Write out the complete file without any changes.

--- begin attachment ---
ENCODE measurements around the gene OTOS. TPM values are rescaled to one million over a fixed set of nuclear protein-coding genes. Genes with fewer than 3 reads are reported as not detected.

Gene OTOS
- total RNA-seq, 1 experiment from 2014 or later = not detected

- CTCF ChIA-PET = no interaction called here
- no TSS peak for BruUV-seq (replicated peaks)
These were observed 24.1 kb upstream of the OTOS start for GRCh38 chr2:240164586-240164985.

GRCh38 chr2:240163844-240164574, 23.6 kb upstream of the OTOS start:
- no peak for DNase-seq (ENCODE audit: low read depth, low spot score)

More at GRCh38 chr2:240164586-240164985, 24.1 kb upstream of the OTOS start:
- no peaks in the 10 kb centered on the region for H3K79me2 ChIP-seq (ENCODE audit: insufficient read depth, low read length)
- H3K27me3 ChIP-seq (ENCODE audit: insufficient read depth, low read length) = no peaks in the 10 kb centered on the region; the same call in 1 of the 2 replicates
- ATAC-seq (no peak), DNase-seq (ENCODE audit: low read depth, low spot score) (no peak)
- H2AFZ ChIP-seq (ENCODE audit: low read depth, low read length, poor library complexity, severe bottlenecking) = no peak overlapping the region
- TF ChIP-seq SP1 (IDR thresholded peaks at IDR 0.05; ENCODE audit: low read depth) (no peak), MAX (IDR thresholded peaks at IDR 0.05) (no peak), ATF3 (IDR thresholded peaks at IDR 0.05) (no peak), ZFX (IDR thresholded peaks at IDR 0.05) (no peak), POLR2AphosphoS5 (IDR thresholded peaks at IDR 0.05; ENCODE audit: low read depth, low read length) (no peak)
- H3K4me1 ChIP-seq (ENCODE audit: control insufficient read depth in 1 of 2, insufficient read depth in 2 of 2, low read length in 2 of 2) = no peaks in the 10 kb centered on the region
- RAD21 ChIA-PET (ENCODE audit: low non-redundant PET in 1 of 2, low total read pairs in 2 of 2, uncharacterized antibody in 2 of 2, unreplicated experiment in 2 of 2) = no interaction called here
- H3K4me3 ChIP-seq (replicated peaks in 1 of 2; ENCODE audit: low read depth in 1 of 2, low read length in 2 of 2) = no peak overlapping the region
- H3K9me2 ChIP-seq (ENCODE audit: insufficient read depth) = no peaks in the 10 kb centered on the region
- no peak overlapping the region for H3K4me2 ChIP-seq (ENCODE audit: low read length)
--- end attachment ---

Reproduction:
ENCODE measurements around the gene OTOS. TPM values are rescaled to one million over a fixed set of nuclear protein-coding genes. Genes with fewer than 3 reads are reported as not detected.

Gene OTOS
- total RNA-seq, 1 experiment from 2014 or later = not detected

- CTCF ChIA-PET = no interaction called here
- no TSS peak for BruUV-seq (replicated peaks)
These were observed 24.1 kb upstream of the OTOS start for GRCh38 chr2:240164586-240164985.

GRCh38 chr2:240163844-240164574, 23.6 kb upstream of the OTOS start:
- no peak for DNase-seq (ENCODE audit: low read depth, low spot score)

More at GRCh38 chr2:240164586-240164985, 24.1 kb upstream of the OTOS start:
- no peaks in the 10 kb centered on the region for H3K79me2 ChIP-seq (ENCODE audit: insufficient read depth, low read length)
- H3K27me3 ChIP-seq (ENCODE audit: insufficient read depth, low read length) = no peaks in the 10 kb centered on the region; the same call in 1 of the 2 replicates
- ATAC-seq (no peak), DNase-seq (ENCODE audit: low read depth, low spot score) (no peak)
- H2AFZ ChIP-seq (ENCODE audit: low read depth, low read length, poor library complexity, severe bottlenecking) = no peak overlapping the region
- TF ChIP-seq SP1 (IDR thresholded peaks at IDR 0.05; ENCODE audit: low read depth) (no peak), MAX (IDR thresholded peaks at IDR 0.05) (no peak), ATF3 (IDR thresholded peaks at IDR 0.05) (no peak), ZFX (IDR thresholded peaks at IDR 0.05) (no peak), POLR2AphosphoS5 (IDR thresholded peaks at IDR 0.05; ENCODE audit: low read depth, low read length) (no peak)
- H3K4me1 ChIP-seq (ENCODE audit: control insufficient read depth in 1 of 2, insufficient read depth in 2 of 2, low read length in 2 of 2) = no peaks in the 10 kb centered on the region
- RAD21 ChIA-PET (ENCODE audit: low non-redundant PET in 1 of 2, low total read pairs in 2 of 2, uncharacterized antibody in 2 of 2, unreplicated experiment in 2 of 2) = no interaction called here
- H3K4me3 ChIP-seq (replicated peaks in 1 of 2; ENCODE audit: low read depth in 1 of 2, low read length in 2 of 2) = no peak overlapping the region
- H3K9me2 ChIP-seq (ENCODE audit: insufficient read depth) = no peaks in the 10 kb centered on the region
- no peak overlapping the region for H3K4me2 ChIP-seq (ENCODE audit: low read length)